After year-long rain check, Rijksmuseum Schiphol prepares to reopen
The Rijksmuseum's branch at Amsterdam's Schiphol airport displayed ten Golden Age Dutch paintings before the closure
© Thijs Wolzak
The Rijksmuseums 24-hour branch at Amsterdams Schiphol airport is due to reopen in late January, a year after it was forced to close because of a serious water leak. As revealed by The Art Newspaper, water dripped down display cases containing Dutch Golden Age paintings. The art was only removed after we reported that conservators had failed to visit the airport for a week after their initial inspections, believing that there was no risk of water penetrating the cases.
The leak began on 15 January 2018, as a result of a faulty roof over a KLM departure lounge on the floor above the Rijksmuseum display. Building renovation work was under way and although the roof was fixed the next day, rain had come into the lounge and continued to drip down into the exhibition space for over a week. To catch the water, three large buckets were placed beside a display case with five 17th-century paintings by Jan van Goyen (two works), Willem van de Velde, Ludolf Bakhuysen and Abraham Mignon.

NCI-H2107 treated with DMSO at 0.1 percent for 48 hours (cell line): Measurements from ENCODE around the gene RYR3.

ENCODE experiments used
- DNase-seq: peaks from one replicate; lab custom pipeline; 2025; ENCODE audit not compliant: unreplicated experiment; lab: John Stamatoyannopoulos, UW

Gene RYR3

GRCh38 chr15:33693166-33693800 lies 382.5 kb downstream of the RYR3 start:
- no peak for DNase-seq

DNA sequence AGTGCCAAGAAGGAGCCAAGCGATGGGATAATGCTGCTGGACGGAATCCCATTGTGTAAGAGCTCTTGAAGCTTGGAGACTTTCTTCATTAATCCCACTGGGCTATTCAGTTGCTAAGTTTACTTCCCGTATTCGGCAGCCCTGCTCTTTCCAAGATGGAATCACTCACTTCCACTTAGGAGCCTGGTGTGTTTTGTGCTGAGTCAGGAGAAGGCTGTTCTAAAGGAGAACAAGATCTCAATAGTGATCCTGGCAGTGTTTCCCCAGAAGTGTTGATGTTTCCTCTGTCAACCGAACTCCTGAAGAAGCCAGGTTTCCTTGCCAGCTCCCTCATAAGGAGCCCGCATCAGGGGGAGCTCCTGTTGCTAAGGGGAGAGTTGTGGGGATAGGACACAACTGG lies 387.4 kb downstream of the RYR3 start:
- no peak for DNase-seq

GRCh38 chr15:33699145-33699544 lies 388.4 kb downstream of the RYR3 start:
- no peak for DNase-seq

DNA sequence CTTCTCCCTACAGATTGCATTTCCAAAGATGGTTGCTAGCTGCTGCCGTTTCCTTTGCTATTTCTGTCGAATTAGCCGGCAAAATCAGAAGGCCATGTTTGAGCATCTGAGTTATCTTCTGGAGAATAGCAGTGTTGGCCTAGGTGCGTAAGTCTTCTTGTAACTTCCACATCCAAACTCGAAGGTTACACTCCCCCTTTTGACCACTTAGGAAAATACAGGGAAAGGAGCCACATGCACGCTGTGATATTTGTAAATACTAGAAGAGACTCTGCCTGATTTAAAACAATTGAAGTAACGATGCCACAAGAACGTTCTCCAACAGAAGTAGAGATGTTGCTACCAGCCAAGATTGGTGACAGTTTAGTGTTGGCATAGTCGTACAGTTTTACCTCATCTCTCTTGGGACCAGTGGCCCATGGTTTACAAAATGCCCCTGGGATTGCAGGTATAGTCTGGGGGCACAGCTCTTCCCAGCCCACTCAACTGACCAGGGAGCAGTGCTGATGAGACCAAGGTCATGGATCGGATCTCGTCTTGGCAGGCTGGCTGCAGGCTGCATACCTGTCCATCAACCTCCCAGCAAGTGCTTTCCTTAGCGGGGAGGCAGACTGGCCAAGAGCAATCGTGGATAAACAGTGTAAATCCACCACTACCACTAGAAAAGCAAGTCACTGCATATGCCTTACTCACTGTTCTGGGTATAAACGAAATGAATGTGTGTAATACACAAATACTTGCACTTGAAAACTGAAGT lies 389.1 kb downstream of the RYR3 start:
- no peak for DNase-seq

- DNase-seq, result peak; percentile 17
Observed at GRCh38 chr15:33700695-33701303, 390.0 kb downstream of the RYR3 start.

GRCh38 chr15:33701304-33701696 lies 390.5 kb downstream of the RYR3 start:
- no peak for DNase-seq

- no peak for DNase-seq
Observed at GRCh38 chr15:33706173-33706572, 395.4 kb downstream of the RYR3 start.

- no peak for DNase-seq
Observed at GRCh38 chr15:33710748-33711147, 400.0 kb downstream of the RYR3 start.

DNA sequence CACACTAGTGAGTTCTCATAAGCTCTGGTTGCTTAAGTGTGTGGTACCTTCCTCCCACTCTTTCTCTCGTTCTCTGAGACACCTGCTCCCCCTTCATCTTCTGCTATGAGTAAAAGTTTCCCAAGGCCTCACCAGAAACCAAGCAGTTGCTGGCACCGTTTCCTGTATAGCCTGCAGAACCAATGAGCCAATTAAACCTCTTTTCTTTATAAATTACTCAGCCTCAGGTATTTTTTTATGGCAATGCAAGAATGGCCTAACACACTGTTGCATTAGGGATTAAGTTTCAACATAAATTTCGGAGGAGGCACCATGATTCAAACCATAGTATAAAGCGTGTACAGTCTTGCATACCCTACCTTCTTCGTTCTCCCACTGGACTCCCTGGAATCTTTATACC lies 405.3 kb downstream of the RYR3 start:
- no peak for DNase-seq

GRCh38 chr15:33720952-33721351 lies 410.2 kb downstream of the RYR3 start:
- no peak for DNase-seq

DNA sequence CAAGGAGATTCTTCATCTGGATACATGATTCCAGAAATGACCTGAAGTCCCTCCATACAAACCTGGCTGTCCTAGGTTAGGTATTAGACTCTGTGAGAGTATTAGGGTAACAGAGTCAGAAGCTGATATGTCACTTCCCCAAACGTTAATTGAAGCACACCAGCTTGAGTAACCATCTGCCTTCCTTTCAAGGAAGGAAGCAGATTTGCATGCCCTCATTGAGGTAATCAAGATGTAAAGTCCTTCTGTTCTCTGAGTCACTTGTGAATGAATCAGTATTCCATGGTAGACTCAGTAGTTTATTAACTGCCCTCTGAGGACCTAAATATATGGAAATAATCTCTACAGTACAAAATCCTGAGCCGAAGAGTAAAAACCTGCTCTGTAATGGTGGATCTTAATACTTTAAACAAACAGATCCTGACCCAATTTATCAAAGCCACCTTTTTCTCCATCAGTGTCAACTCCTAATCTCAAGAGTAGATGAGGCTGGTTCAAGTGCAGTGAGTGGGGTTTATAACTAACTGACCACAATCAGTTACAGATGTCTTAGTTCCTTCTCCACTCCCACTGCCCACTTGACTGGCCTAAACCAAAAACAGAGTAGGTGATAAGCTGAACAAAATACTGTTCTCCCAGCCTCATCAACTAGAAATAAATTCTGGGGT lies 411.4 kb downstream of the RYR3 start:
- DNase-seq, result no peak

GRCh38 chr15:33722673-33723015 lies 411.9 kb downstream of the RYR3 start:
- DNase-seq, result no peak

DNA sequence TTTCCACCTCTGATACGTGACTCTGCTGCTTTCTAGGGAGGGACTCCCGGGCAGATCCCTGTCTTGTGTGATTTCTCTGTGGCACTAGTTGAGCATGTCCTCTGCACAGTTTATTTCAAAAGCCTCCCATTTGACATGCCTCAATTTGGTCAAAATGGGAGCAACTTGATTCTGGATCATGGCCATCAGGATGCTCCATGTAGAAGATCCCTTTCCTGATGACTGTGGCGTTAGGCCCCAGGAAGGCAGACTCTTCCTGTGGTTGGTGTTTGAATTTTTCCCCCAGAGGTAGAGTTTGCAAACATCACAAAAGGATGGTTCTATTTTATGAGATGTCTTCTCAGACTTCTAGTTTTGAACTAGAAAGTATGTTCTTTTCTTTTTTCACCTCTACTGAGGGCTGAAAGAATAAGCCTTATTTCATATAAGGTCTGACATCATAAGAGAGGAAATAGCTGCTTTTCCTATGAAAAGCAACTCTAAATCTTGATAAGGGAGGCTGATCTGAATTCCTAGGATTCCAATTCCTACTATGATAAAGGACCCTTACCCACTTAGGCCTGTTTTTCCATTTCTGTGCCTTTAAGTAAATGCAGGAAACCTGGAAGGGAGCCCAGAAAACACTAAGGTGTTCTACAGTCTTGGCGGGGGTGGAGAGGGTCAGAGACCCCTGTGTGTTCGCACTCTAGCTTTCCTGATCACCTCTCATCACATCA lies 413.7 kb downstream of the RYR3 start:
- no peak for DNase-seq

Three large buckets were placed beside a display case
© Martin Bailey
A museum spokeswoman admitted at the time that the water initially came in “quite heavily”, although the moisture did not penetrate inside the display cases and no pictures were damaged. On 25 January, after our report, the Rijksmuseum and its board decided to close the Schiphol branch. Until November, the museums website stated that it would open again in summer 2018.
The Rijksmuseum now hopes that its Schiphol branch will reopen in January with the same ten Golden Age paintings. An airport spokeswoman says that building work “turned out to be a bit more complex than anticipated”, causing the delay.
Art in airports
Amsterdams Rijksmuseum opened the worlds first museum branch at an airport in 2002, to display a changing selection of original works and provide an income-generating shop. Although recent statistics are unavailable, the free-admission space at Schiphol airport attracted 220,000 visitors in 2013.
While some airports have commercial galleries and many are adorned with contemporary art, there are few similar museum initiatives. San Francisco airport has an aviation museum as well as changing art and design displays with public and private partners. The Espace Musées at Paris-Charles de Gaulle organises two exhibitions with French museums every year. The current show comprises 21 works by artists such as Maillol, Matisse and Kandinsky from the collection of the Fondation Vierny-Musée Maillol (until 8 March). And last April, a painting and a lithographic stone by Edvard Munch went on view at Oslo airport as part of a ten-year collaboration with the Munchmuseet.
Edvard Munchs painting Head to Head (1905) will be on view in Oslo airport until January 2019
Courtesy of the Munchmuseet